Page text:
1877 Gallatin Era of the Mansion: Third Floor Restoration
The third floor of California's Historic Governor’s Mansion will undergo restoration in the next year. The story of the opulent Victorian period of the house from 1877 to 1903 will be told in this space, while we continue to interpret the lives of the 13 California governors and their families on the first and second floors of the Mansion.
Albert and Clemenza Gallatin had the Mansion built in 1877 as an expression of their wealth and social standing. Friends Joseph and Louisa Steffens purchased the house in 1887 and lived here for 16 years before the selling it to the state in 1903. During this time the home was one of the largest and most impressive residences in Sacramento.
Architect Nathaniel Goodell designed it with lavish parties and fashionable gatherings in mind. The Gallatins entertained often, whether small groups for billiards matches or 250 guests for a masquerade ball.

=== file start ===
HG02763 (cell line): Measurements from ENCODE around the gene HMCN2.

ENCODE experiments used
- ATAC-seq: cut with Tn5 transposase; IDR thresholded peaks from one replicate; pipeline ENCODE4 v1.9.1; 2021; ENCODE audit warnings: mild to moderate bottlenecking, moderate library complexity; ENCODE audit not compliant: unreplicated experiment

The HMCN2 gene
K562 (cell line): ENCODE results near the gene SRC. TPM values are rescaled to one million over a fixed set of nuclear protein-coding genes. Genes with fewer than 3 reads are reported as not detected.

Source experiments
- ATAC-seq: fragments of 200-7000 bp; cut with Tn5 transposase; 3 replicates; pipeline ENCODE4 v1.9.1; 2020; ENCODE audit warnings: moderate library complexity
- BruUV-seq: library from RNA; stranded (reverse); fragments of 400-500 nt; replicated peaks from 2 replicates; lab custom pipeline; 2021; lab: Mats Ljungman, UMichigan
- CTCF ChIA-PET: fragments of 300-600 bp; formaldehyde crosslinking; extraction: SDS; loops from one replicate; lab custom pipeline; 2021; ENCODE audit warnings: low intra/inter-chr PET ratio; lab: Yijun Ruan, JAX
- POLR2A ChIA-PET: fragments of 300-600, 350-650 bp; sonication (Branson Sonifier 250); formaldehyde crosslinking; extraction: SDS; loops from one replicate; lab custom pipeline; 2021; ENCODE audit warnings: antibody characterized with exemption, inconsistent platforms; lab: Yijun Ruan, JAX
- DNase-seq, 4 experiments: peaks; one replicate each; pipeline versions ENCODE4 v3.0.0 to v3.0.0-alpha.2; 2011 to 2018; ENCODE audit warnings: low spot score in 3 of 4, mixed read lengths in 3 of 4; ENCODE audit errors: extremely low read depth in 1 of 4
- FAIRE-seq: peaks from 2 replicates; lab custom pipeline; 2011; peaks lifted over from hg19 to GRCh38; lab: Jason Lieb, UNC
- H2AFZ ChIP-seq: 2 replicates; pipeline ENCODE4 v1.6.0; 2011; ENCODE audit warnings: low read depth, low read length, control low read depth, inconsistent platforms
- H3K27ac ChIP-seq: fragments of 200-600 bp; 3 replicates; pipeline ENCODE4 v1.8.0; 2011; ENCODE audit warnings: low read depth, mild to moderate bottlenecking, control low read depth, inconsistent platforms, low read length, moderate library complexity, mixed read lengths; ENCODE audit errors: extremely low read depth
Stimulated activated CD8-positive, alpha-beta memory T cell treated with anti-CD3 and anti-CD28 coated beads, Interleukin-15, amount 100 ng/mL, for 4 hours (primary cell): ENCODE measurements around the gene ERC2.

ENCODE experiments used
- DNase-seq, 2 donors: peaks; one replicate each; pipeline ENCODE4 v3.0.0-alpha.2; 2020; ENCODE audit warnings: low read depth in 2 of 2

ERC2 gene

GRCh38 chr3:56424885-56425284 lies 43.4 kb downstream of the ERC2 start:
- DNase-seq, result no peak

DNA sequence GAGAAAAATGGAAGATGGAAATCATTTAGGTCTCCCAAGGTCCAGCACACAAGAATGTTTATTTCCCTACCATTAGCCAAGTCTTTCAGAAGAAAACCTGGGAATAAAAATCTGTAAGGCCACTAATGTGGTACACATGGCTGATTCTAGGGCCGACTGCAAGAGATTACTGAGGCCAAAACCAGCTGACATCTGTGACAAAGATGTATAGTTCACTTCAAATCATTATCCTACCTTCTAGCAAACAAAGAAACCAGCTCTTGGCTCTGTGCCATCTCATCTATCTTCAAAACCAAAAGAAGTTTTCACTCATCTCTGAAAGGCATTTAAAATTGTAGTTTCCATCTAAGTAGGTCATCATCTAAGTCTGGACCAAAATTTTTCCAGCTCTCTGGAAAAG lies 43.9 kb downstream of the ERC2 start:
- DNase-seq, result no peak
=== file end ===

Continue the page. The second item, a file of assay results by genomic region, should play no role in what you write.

A 2007 discovery on the third floor revealed an elaborate paint scheme that the Gallatins no doubt commissioned. Beneath layers of paint and wallpaper the walls and ceilings were once decorated with hand-painted trompe l’oeil designs, literally meaning “to fool the eye.” Over the next year, our skilled team of restoration specialists, interpreters, maintenance staff, and curators will prepare the space for public tours.
First clue of all the hidden decorative painting on the third floor was a piece of the hallway ceiling and plaster molding that had fallen inside a wall. The elaborate hand painted ceiling design in blue seen here (picturd above) contrasts with the sage green, lavender, and faux wood grain painted on the adjacent molding. (Photo from California State Parks)
Crossed billiard cues on the ceiling
(with four balls for the popular Victorian-era game of carom)
under years of paint confirming this was the billiards room.
Previously it was assumed that the billiards room was across the hall.
(Photo from California State Parks)